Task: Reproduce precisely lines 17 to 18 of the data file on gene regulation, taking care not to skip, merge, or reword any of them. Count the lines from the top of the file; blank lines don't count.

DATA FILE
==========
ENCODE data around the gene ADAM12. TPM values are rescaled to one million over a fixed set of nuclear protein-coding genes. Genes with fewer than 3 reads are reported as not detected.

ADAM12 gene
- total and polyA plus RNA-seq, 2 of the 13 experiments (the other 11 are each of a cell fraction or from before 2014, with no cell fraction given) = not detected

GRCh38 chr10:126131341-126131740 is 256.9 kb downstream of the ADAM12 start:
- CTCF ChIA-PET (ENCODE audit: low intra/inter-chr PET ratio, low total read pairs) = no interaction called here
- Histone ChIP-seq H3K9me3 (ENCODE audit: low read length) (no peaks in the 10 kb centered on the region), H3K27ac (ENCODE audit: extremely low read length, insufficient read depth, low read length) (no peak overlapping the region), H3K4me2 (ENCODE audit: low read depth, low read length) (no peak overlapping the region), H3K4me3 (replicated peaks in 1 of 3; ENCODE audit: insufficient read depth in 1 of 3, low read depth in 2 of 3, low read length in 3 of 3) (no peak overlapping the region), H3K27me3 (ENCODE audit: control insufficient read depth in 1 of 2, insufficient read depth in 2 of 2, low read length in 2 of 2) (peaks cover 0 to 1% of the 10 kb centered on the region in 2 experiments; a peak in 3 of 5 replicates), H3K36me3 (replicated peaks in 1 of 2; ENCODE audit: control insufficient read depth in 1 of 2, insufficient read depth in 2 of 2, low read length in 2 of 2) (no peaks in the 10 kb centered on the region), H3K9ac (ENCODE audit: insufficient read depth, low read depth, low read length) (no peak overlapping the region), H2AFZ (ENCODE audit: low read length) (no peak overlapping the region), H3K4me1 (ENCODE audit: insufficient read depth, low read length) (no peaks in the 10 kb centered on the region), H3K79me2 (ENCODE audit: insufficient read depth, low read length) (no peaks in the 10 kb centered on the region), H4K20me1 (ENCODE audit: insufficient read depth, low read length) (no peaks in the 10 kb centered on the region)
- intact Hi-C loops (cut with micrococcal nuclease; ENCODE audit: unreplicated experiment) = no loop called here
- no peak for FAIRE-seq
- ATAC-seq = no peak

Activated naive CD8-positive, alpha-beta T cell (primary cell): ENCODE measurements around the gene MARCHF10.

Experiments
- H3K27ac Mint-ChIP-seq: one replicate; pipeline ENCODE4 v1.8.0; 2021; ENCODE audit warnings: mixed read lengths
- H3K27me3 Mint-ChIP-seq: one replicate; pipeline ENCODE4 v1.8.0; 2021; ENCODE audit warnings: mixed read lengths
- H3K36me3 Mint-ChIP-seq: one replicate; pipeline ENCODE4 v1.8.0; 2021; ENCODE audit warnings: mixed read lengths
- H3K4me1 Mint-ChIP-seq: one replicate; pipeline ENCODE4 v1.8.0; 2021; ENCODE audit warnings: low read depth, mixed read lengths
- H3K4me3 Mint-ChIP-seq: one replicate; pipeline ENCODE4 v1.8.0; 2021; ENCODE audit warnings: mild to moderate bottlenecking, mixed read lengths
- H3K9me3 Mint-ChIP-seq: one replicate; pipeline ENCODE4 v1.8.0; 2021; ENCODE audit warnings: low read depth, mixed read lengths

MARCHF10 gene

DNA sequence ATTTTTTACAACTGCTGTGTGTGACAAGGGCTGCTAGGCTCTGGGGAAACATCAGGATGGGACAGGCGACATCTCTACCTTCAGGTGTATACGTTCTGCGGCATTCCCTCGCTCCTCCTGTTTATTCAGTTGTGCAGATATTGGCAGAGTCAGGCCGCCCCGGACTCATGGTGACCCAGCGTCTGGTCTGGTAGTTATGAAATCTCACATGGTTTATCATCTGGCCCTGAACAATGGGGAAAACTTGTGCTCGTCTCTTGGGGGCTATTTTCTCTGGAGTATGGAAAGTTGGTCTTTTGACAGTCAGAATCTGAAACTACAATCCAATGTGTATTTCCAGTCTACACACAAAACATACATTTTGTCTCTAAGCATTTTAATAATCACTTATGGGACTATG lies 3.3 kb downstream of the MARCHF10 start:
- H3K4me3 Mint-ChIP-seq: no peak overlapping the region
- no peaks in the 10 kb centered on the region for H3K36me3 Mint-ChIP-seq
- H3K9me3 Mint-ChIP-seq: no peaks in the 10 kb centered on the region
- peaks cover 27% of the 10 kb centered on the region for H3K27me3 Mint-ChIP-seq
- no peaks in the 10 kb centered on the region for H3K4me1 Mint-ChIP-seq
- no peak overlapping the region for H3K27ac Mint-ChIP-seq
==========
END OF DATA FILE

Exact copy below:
- H3K9me3 Mint-ChIP-seq: one replicate; pipeline ENCODE4 v1.8.0; 2021; ENCODE audit warnings: low read depth, mixed read lengths

MARCHF10 gene